Wouldn't it be great if there really were an official "Love Day," but in a way, I prefer it being something we decide to do. We can have as many love days as we want. Imagine that -- each day devoted to feeling good. You might find yourself not wanting to settle for anything less!
Five dogs. 12 weeks. Increased compassion. Better sleep. More patience. Peace of mind. Improved relationships. Smiles. Opened hearts. Expressed emotions. More unconditional love. At a maximum security prison. And the dogs didn't charge for their services.
Friendliness and trust are linked, but also very different. In relationships that matter, trust masked as friendliness is fleeting and false, much like receiving an award you do not deserve or did not earn.
Compassion literally means "to feel with" or "to suffer with" another person. It means seeing something the way they do, and experiencing it with them. Here's what I've learned about being a more compassionate parent, especially in the moments when compassion may not come readily.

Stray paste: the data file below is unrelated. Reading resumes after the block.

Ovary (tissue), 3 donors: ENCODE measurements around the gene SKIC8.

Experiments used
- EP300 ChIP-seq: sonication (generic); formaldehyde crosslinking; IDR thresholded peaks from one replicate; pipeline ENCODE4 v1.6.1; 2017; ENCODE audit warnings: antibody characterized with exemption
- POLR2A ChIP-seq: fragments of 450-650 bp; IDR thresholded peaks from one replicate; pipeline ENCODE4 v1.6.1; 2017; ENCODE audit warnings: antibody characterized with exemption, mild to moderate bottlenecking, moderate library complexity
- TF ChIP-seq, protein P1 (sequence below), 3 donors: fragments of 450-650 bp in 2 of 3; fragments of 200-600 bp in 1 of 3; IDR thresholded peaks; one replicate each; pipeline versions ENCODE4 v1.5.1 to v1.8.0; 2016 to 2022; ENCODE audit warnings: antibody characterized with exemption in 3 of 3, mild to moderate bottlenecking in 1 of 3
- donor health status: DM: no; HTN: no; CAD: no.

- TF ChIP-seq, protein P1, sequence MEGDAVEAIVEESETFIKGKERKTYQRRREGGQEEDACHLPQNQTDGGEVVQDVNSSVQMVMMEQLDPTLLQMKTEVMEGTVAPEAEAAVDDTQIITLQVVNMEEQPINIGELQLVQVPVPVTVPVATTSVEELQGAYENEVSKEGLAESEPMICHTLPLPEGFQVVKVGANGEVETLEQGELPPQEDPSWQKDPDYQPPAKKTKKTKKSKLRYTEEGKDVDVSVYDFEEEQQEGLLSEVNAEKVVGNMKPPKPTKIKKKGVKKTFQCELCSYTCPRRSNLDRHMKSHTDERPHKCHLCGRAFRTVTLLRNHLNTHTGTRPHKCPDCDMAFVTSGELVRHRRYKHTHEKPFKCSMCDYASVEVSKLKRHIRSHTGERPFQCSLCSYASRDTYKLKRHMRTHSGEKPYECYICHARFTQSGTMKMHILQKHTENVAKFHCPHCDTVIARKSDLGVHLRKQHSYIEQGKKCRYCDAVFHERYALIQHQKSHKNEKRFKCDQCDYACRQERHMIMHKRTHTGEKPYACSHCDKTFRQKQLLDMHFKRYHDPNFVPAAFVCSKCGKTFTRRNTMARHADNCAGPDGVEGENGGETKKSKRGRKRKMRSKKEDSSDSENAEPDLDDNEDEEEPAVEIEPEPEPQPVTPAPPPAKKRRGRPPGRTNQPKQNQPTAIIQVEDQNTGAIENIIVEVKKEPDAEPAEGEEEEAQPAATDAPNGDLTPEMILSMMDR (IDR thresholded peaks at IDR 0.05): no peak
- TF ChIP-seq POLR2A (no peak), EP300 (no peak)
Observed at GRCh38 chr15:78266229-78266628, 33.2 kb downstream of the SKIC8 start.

And we want to help. And we're afraid to. We're afraid of not knowing what to say. We're afraid of looking too closely into the deep and bottomless well of someone else's unhappiness, afraid of how those dark waters may beckon to us.
May this world continue to be blessed with fearless artists who are inspired by Robin Williams' comedy, courage, and creativity. May we pour out compassion. May we be aware of mental health and the sickness that comes with it.
I am a firm believer in the concept that no one "gets there" alone. I know that I have had a lot of help along the way, and I strive to help others as they go through life too. I know what it's like to be alone, to struggle and to be the victim of an injustice or cruel act.
These lessons aren't part of any class curriculum. They are taught between the lines -- picked up through pain and need and faulty action. They are unwavering truths of life we often forget but more often dismiss.